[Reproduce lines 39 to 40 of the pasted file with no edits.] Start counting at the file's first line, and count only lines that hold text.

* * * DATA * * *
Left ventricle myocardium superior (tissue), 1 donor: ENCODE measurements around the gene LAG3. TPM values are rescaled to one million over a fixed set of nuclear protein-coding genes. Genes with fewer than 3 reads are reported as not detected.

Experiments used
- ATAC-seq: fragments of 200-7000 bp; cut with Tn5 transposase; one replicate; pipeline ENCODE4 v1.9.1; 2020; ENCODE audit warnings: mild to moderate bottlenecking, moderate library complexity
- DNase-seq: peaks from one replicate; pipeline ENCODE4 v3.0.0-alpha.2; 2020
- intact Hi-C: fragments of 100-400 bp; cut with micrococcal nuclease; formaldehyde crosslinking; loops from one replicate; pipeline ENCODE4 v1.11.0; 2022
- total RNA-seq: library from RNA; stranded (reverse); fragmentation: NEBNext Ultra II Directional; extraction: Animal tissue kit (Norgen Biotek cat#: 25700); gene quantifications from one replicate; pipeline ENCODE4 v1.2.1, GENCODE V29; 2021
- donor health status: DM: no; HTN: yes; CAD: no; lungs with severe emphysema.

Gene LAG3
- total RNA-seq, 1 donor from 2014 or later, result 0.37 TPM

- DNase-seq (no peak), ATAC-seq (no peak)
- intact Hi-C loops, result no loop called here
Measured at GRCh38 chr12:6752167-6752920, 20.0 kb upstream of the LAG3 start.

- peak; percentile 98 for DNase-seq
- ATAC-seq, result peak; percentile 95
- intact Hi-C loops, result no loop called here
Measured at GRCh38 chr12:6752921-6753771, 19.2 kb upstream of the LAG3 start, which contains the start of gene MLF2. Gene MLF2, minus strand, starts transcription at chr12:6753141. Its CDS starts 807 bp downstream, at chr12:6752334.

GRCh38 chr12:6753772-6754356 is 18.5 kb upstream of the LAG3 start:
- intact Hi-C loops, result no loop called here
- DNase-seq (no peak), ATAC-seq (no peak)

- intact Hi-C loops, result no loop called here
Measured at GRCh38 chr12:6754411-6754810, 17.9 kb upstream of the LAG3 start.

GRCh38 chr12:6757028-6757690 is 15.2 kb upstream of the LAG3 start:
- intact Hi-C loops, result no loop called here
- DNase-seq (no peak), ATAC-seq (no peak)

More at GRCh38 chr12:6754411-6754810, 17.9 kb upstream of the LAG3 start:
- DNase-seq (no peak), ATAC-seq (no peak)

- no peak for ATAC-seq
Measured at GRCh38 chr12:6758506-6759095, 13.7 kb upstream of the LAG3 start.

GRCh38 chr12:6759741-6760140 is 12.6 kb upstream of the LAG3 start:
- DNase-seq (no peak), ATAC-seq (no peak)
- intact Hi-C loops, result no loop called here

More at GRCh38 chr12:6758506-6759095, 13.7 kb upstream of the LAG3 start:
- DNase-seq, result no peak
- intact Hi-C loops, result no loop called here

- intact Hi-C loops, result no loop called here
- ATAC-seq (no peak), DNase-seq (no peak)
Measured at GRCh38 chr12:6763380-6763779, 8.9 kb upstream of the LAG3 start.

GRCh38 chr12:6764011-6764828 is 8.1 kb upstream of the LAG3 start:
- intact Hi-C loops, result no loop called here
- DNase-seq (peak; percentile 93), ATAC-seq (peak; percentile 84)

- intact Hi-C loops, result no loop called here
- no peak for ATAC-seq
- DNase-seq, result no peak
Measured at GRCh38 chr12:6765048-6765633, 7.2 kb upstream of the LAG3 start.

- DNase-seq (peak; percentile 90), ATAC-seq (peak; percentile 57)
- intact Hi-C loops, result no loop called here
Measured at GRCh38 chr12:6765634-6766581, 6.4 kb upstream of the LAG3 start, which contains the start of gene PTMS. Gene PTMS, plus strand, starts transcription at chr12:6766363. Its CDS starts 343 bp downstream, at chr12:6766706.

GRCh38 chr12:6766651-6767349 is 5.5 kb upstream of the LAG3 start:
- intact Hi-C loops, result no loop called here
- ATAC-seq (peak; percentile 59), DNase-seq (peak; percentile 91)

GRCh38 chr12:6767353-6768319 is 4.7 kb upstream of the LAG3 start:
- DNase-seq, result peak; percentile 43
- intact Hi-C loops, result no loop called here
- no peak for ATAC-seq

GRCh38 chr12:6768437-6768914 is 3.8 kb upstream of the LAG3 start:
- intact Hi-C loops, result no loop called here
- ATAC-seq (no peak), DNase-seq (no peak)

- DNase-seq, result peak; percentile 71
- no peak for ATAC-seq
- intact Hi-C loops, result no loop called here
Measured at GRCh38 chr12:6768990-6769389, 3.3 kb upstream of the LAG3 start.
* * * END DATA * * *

- intact Hi-C loops, result no loop called here
- DNase-seq (peak; percentile 93), ATAC-seq (peak; percentile 84)